Last Updated on
An illustration of the letter 'A' in a speech bubbles

What is the setting in Edgar Allan Poe's "The Cask of Amontillado"?

Edgar Allan Poe, in his short story The Cask of Amontillado, provides no overt description of the setting in which his macabre story takes place.  The reader, however, can easily infer the setting from a number of phrases and words Poe uses in telling his story of a vengeful man luring an acquaintance to his doom.  While a discussion of Italian wines does not in and of itself suggest that the story takes place in Italy, it does appear to be the case that a town or city in Italy is in fact the setting.  First, there is this passage by the narrator that strongly implies an Italian setting:

“He prided himself on his connoisseurship in wine. Few Italians have the true virtuoso spirit. For the most part their enthusiasm is adopted to suit the time and opportunity—to practise imposture upon the British and Austrian millionaires. In painting and gemmary, Fortunato, like his countrymen, was a quack—but in the matter of old wines he was sincere.”

“Few Italians” combined with the name “Fortunato” and the references to Britain and Austria clearly suggest an Italian setting, as there is definitely a European focus here.  In addition, reference to another acquaintance, “Luchese,” again suggests an Italian locale.  Finally, there is the following passage that again strongly implies that the story takes place in Italy:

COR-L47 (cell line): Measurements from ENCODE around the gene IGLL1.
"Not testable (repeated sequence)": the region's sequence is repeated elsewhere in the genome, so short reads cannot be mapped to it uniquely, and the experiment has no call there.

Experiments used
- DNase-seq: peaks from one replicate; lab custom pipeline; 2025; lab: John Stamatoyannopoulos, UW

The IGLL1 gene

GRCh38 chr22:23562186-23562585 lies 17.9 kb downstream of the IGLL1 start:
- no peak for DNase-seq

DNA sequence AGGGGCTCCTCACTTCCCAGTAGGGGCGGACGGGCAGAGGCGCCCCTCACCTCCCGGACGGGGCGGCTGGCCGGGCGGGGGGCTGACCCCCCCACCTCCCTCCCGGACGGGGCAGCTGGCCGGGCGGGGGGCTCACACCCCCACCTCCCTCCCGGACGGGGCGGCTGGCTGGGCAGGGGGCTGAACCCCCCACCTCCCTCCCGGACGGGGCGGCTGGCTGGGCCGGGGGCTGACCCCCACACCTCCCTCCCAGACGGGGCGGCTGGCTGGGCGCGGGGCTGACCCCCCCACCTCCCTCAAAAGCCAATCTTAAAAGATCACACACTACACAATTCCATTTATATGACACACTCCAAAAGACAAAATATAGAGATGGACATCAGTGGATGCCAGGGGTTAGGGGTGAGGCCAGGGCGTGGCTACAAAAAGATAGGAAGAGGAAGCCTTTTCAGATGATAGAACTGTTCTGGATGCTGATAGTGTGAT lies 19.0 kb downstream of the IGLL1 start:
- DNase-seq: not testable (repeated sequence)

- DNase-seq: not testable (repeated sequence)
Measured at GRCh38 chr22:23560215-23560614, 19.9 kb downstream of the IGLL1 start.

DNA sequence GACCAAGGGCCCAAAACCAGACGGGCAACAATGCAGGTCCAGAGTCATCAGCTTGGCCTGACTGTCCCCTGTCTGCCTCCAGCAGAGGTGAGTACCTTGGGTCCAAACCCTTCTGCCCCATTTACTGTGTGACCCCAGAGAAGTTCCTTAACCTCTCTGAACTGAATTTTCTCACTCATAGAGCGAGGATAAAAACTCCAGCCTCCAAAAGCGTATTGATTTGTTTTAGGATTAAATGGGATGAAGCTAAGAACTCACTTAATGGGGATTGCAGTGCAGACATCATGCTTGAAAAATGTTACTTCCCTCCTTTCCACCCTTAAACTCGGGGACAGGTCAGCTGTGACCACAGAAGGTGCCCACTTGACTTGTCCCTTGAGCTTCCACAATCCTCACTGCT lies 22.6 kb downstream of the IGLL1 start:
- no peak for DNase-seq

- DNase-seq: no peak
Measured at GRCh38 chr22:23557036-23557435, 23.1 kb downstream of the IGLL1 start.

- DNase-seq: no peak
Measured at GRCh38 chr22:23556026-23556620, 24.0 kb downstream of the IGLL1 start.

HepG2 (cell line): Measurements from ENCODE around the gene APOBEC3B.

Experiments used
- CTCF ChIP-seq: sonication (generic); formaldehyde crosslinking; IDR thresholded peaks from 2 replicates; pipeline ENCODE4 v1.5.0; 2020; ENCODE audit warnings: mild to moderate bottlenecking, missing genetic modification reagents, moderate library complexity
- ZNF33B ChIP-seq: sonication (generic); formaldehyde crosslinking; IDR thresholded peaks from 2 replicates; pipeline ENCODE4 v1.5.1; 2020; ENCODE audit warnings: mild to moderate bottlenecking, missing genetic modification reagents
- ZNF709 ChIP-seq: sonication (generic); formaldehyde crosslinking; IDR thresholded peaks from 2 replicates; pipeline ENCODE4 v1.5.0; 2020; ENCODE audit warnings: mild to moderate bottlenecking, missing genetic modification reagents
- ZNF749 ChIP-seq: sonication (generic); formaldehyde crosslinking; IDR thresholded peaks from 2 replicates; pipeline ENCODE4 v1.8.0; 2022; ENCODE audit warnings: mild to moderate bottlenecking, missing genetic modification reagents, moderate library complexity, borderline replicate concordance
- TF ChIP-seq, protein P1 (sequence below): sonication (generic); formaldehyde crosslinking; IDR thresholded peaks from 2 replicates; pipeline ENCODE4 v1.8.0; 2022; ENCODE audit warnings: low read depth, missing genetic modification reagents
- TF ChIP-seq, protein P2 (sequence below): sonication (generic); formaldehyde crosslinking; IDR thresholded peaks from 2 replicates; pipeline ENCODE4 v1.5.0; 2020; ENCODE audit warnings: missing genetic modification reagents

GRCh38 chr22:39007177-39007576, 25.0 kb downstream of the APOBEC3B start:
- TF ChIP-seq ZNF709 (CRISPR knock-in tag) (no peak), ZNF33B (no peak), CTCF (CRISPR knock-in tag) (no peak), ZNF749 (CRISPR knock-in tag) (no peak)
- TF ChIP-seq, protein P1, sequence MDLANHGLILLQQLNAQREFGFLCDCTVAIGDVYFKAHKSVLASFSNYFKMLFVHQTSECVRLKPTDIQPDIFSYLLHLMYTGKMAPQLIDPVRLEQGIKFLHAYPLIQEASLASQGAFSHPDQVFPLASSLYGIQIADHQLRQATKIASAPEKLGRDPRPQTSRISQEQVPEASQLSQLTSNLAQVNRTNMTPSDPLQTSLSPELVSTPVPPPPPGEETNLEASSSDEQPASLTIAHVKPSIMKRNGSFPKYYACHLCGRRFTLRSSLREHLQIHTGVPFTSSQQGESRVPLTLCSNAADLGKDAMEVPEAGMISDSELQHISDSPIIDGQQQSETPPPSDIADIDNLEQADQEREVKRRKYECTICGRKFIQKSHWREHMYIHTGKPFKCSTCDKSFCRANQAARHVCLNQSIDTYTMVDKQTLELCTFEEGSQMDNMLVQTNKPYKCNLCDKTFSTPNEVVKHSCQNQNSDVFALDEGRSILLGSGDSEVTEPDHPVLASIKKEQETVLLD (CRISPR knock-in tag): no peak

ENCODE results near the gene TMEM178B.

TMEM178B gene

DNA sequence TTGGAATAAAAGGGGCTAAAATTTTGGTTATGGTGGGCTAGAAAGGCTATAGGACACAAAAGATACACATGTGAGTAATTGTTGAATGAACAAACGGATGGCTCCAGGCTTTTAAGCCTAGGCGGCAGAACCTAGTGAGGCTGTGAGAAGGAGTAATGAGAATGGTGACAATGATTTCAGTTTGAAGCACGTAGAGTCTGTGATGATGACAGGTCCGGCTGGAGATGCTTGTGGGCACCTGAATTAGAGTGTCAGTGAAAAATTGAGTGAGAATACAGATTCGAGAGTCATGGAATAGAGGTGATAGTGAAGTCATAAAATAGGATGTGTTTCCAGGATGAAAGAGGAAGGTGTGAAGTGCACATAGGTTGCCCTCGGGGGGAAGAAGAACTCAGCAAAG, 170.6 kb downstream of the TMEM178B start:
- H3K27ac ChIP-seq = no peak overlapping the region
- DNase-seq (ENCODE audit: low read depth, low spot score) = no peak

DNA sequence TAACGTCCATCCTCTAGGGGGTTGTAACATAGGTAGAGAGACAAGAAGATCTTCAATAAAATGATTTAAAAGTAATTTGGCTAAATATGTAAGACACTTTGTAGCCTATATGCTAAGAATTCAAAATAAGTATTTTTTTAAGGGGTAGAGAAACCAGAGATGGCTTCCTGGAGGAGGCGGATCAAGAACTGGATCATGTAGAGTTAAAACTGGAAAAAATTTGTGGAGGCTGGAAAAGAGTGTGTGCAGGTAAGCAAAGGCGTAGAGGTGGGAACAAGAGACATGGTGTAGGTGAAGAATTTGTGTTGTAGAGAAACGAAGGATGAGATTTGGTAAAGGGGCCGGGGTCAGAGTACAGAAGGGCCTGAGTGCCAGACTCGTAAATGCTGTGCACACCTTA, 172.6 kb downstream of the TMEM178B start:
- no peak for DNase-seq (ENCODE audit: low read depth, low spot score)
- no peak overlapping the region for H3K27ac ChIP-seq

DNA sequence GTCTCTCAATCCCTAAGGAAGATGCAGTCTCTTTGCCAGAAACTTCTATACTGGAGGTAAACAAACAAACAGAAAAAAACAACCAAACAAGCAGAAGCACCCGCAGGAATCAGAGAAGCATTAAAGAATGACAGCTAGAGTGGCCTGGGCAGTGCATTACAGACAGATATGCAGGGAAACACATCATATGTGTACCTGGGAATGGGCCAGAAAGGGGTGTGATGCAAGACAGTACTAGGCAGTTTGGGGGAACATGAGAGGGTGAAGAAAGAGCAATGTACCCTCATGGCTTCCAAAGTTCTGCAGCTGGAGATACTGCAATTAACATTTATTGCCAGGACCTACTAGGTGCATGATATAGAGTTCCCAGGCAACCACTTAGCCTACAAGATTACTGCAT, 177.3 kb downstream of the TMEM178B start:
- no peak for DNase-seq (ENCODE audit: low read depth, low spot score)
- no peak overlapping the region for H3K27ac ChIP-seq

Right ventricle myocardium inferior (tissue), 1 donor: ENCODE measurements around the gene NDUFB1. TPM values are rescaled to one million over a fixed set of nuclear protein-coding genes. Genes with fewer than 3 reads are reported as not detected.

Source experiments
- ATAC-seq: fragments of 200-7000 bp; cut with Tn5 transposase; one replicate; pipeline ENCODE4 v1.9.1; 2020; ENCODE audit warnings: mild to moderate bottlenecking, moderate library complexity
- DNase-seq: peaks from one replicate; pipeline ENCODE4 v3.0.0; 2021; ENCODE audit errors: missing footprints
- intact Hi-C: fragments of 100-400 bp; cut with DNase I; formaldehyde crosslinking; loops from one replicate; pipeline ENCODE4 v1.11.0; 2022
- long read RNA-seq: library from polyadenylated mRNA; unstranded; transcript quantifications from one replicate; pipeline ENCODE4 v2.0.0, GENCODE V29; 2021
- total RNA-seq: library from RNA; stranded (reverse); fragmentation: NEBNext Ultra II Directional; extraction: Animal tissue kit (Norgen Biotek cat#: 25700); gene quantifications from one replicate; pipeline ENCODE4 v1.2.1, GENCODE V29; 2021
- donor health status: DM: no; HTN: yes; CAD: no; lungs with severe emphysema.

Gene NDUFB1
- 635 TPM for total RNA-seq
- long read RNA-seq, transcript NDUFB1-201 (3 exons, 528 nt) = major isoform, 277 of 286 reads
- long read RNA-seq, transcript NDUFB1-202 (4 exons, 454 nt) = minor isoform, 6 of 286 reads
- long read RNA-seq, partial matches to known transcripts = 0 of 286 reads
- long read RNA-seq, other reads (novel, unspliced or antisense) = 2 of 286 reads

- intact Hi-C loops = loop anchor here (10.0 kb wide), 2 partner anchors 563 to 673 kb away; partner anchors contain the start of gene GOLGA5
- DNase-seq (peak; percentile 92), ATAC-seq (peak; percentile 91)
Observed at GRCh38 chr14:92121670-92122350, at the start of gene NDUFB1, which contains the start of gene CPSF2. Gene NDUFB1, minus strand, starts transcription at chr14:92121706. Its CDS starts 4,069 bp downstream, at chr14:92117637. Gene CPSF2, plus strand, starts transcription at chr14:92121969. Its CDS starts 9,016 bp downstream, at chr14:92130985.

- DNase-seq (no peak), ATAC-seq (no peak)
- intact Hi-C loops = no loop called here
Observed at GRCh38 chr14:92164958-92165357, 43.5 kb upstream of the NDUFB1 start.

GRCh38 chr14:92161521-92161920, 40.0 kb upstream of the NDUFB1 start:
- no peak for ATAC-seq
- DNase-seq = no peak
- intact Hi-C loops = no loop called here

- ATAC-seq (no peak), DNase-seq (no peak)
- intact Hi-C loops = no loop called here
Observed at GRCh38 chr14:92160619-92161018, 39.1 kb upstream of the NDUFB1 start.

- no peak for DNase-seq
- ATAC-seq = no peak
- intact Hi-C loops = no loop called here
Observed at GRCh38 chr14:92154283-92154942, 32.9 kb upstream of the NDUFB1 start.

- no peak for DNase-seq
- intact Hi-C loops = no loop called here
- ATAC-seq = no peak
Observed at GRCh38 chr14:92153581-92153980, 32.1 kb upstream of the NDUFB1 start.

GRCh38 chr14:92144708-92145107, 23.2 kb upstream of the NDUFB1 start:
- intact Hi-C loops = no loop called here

“Putting on a mask of black silk, and drawing a roquelaire closely about my person, I suffered him to hurry me to my palazzo. There were no attendants at home;”

So, we can establish that the city, town or village is in Italy, and we know that Poe lived in the early 19th Century, and that The Cask of Amontillado was published in 1846, so it seems logical to place the time frame towards the middle of that century.  The bulk of the story, though, takes place inside the narrator’s home, which is apparently quite large, and quite old.  We can, again, infer from the information provided in the narration that follows that the home is gothic in nature and was built many years, possibly centuries before the story takes place:

“I took from their sconces two flambeaux, and giving one to Fortunato, bowed him through several suites of rooms to the archway that led into the vaults. I passed down a long and winding staircase, requesting him to be cautious as he followed. We came at length to the foot of the descent, and stood together on the damp ground of the catacombs of the Montresors.”

A long winding staircase suggests a large structure with a deep cellar, in which are located a series of catacombs, subterranean burial sites that could date back to the Roman Empire, thereby once again suggesting a very old and very large building.  To conclude, then, The Cask of Amontillado takes place in an Italian village or town, around the early- to mid-19th Century, with the story’s climax taking place in the dungeon of an old and large building. 

See eNotes Ad-Free

Start your 48-hour free trial to get access to more than 30,000 additional guides and more than 350,000 Homework Help questions answered by our experts.

Get 48 Hours Free Access
Last Updated on